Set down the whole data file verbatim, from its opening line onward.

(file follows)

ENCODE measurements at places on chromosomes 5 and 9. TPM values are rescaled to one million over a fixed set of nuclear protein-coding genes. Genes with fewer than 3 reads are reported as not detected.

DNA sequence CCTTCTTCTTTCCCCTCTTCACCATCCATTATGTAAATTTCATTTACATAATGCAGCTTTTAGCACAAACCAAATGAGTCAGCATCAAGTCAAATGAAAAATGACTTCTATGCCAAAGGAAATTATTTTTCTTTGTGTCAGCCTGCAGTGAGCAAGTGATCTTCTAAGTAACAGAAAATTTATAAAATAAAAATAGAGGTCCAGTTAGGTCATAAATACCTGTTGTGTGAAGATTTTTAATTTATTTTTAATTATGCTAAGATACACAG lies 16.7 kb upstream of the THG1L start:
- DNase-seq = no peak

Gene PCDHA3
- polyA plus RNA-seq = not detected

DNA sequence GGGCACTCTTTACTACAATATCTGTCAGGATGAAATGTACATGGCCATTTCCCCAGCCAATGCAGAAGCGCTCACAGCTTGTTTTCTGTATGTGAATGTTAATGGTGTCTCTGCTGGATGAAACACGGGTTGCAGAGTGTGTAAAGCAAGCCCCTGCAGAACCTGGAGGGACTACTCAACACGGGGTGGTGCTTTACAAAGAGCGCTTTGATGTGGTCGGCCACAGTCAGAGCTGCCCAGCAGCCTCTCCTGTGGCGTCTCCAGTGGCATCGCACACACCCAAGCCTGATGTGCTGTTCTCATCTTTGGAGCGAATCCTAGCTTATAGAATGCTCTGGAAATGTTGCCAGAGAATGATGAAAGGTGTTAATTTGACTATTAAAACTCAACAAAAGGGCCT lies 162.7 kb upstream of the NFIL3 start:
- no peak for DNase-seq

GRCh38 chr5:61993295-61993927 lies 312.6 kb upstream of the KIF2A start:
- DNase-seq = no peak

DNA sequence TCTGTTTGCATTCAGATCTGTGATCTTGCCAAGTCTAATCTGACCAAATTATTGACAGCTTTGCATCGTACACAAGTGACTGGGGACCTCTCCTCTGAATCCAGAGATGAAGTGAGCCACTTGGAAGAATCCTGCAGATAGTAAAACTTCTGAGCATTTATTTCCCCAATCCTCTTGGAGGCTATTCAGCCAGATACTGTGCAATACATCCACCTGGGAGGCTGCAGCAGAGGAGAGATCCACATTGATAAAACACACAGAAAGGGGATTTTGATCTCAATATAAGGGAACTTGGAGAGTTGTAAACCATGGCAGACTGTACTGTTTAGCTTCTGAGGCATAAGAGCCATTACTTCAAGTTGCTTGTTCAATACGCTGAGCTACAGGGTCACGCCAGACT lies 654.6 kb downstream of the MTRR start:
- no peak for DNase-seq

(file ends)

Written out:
ENCODE measurements at places on chromosomes 5 and 9. TPM values are rescaled to one million over a fixed set of nuclear protein-coding genes. Genes with fewer than 3 reads are reported as not detected.

DNA sequence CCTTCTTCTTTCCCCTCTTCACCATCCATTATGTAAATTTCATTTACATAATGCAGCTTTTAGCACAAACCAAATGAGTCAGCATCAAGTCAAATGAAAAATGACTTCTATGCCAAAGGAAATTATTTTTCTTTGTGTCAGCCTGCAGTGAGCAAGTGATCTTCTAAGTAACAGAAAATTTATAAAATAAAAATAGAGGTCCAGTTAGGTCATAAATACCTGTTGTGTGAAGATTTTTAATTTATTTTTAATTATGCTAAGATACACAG lies 16.7 kb upstream of the THG1L start:
- DNase-seq = no peak

Gene PCDHA3
- polyA plus RNA-seq = not detected

DNA sequence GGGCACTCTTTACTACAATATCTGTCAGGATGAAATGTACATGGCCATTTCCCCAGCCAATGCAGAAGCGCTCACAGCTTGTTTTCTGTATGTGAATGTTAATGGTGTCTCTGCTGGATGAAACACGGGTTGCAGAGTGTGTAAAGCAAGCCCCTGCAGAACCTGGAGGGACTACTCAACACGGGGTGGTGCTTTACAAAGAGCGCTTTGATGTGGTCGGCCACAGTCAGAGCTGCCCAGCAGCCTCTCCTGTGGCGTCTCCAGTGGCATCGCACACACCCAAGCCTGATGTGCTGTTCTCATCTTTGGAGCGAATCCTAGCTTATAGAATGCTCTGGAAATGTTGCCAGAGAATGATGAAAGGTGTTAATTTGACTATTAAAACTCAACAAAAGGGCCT lies 162.7 kb upstream of the NFIL3 start:
- no peak for DNase-seq

GRCh38 chr5:61993295-61993927 lies 312.6 kb upstream of the KIF2A start:
- DNase-seq = no peak

DNA sequence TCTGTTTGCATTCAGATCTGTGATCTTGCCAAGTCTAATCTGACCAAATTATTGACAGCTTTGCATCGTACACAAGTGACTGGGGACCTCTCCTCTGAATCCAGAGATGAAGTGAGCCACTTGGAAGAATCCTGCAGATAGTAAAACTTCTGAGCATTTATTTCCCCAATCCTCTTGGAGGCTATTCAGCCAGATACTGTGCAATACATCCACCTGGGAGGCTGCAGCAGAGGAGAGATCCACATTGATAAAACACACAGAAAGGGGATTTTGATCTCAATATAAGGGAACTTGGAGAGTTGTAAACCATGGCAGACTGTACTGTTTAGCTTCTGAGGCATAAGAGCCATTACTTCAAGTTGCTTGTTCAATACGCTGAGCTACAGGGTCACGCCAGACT lies 654.6 kb downstream of the MTRR start:
- no peak for DNase-seq